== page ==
Anne Sexton is also considered to use sarcasm in her poem, “Cinderella.” The sarcastic tone relies on the use of symbolism, hyperbole, and simile to relate the feelings of the narrator through endless interruptions within the poem. About half of the poem, Sexton has talked about how Cinderella has been going to the castle and spends time with the prince for a few days. Due to the reason that the prince wants more of the relationship with Cinderella, he takes a pair of her shoes then goes around the town to find its owner. The poet has used a sarcastic tone which tends to act as a foreshadow of what is to come in the poem. Sexton keeps on saying “That story” (Sexton 5). Repetition of those words in almost every stanza makes readers to flashback on the original fairytale of Cinderella. Sexton has presented Cinderella to be out of touch and a naive person. The poet provides a description that Cinderella sleeps on a “sooty hearth…walked around like Al Jolson” (Sexton 32). The poet is making readers feel sorry for her, but then according to reality, we find out that she makes her bed by choosing to believe in fairytales, rather than doing something which could make her situation better. At the end of the fifth stanza, the poet states, “The bird is important, my dears so heed him” (Sexton 40). The bird is considered to be a white dove which symbolises Cinderella’s dead mother because it keeps on visiting the tree which grew on her grave. Cinderella receives every kind of gifts from the dove whereby it “would drop it like an egg upon the ground” (Sexton 39). This shows how the dove kept on bringing gifts to Cinderella. In the entire poem, the speaker interrupts with commentary. This gives the readers the ability to present individual information, which aids them to see the other side of the story. The second line of the sixth stanza presents the commentary whereby it refers to the ball “it was a marriage market!” (Sexton 42). The phrase is considered to be a metaphor hence takes the readers far from the story, and presents ideas to the narrator regarding the types of occasions symbolise in her mind. These kinds of disruptions tend to compliment the tone of the poem, personalising it, as well as aiding to form a relationship between the speaker in the poem and the reader.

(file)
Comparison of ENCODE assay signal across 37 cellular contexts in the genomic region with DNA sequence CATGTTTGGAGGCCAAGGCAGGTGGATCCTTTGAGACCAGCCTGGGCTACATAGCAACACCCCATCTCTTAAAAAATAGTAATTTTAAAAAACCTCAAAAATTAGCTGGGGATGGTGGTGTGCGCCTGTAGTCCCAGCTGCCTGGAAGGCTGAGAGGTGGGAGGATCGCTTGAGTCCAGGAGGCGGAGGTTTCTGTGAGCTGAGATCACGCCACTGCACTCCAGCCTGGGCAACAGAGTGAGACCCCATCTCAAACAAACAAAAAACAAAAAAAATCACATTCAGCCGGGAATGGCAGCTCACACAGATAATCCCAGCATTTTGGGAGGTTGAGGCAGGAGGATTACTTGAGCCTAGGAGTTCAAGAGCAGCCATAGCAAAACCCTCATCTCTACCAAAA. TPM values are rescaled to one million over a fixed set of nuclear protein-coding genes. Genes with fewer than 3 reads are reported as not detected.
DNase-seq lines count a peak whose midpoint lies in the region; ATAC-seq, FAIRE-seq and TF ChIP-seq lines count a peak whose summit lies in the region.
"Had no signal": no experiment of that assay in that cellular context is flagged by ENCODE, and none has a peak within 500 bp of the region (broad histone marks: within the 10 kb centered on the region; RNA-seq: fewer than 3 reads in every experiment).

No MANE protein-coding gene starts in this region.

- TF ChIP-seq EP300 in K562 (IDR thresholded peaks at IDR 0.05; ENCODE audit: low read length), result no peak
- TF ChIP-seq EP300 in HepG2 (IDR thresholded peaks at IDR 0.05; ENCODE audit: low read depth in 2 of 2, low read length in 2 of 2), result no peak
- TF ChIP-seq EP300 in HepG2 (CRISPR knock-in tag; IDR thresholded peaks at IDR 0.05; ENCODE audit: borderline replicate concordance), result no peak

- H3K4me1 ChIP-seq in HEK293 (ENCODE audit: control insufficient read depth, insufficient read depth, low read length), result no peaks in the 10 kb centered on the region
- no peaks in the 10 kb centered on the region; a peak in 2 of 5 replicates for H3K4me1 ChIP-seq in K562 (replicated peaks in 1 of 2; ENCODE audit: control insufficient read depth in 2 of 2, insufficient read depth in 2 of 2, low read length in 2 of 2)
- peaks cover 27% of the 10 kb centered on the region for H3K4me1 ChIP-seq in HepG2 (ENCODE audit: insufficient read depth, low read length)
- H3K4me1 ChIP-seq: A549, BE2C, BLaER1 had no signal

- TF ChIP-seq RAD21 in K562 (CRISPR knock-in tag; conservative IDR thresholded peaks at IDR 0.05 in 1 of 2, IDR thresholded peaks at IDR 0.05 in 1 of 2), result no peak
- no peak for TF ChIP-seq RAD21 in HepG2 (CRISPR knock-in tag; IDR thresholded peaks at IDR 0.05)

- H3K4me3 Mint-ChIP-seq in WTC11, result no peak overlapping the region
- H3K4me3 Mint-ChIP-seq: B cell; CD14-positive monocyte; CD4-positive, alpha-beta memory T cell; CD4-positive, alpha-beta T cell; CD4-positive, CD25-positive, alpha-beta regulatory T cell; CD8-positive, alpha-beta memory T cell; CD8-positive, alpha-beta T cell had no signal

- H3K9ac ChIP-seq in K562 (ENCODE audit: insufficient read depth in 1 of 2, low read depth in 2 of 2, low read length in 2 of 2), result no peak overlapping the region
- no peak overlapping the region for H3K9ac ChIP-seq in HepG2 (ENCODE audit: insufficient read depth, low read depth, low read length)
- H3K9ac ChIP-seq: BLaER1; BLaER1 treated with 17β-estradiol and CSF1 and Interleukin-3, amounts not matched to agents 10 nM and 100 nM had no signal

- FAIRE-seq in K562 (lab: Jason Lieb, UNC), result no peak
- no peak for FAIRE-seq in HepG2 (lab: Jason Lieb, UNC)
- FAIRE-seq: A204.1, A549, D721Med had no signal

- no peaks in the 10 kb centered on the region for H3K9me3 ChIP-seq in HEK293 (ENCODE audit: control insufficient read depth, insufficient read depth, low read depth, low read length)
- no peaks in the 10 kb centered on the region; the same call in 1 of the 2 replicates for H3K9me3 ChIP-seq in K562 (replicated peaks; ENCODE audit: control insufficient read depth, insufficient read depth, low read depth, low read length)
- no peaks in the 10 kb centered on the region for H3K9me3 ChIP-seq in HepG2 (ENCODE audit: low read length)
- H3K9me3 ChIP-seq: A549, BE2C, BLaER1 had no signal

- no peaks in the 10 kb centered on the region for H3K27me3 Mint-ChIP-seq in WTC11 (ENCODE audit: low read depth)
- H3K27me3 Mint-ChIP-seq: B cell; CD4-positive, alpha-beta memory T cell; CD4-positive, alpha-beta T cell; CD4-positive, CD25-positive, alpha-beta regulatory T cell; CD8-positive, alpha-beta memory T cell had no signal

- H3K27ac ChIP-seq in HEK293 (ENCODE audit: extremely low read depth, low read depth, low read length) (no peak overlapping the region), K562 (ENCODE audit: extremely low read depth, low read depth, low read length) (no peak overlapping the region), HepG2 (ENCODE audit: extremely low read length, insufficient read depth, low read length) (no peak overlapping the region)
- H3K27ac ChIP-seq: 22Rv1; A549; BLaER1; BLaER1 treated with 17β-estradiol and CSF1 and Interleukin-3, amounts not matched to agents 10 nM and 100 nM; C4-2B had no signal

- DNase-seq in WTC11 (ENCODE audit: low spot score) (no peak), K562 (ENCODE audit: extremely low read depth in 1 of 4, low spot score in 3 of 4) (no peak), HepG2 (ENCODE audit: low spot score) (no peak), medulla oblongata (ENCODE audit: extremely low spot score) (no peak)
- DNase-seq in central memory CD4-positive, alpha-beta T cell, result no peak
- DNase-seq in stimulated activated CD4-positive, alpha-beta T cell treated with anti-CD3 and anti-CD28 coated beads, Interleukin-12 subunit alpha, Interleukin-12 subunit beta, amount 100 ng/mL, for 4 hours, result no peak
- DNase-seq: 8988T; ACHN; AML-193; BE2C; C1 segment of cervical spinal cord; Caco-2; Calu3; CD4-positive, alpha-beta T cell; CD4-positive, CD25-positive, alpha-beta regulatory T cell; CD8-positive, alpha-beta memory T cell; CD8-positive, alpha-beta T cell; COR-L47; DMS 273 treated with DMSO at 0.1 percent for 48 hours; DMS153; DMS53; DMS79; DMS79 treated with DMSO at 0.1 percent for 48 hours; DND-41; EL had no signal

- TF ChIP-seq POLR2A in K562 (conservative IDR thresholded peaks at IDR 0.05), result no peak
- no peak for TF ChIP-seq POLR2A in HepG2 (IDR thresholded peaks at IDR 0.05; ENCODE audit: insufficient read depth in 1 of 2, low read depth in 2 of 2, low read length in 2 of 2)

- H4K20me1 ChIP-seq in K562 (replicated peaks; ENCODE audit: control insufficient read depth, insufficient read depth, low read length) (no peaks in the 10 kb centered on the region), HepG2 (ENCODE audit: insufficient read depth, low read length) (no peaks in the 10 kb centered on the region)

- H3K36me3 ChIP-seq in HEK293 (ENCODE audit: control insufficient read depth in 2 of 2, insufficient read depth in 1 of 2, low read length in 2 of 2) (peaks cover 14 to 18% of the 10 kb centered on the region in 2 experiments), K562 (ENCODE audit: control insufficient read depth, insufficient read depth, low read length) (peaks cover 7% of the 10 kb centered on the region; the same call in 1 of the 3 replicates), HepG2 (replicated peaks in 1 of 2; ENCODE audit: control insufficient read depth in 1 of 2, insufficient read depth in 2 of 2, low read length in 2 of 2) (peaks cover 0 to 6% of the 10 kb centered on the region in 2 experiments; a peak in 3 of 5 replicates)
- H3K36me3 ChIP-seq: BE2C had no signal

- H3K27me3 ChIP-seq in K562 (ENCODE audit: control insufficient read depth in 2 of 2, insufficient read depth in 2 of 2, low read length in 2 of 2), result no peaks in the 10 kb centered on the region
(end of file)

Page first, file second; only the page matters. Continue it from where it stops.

Through sarcasm, Sexton has been able to employ the use of ironic imagery in the poem. For instance, she quotes, “The eldest went into the room to try the slipper on, but her big toe got in the way so she simply, sliced it off and put on the slipper. The prince rode away with her until the white dove told him to look at the blood pouring forth. That is the way with amputations; they don’t just heal up like a wish (Sexton 81-86). In this example, the poet is trying to make readers understand the purpose that life never goes like a fairy tale. The fact that the bird tells the prince about the bleeding presents the idea that he is superficial and only worried about the looks. Sexton wants to portray to the readers by the use of sarcasm, how far the stepsister goes to achieve her happily ever after ending. The poet further uses sarcasm when she says “Cinderella and the prince, lived, they say, happily ever after, like two dolls in a museum case, never bothered by diapers or dust, never arguing over the timing of an egg” (Sexton 100-104). Based on these lines, the poet is changing their tale into a myth by making a portrait of Cinderella and the Prince to be hung on the wall. Such a happy ending tends to be accomplished only by keeping both Cinderella and the prince frozen in time (Keely 72). What Sexton is saying here is that the end of the fairy tale is not a reality. It does not mean that because Cinderella and the Prince get married that they will live happily ever.
In conclusion, Sexton has successfully incorporated sarcasm as well as anecdotes to foreshadow the end of both “Cinderella” and “Snow White and the Seven Dwarfs.” Besides this, she has also used ironic imagery and changes the way readers perceive the ending of a classic tale. Both poems are similar in such a way that the prince seems only to be concerned with Cinderella’s and Snow White’s beauties and forces themselves on the ladies. In both stories, Sexton has proved to the readers that fairy tales do not happen in certainty. She also sends out a message that people should have realistic dreams rather than just sitting at home and waiting for prince charming to pull up in the pumping carriage.
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Keely, Karen A. “[T] his Book of Odd Tales/Which Transform the Brothers Grimm”: Teaching Anne Sextons Transformations.” English Journal (2008): 69-75.
Sexton, Anne. “Snow White and the seven dwarfs.” her Transformations (Boston: Houghton Mifflin, 1971) (1971): 3-9.
Sexton, Anne. “Anne Sexton, Cinderella.” Anne Sexton, Cinderella.
Zheng, Baiqing. “From Courtly Love to Snow White.” Gender and Fairy Tales (2013): 3.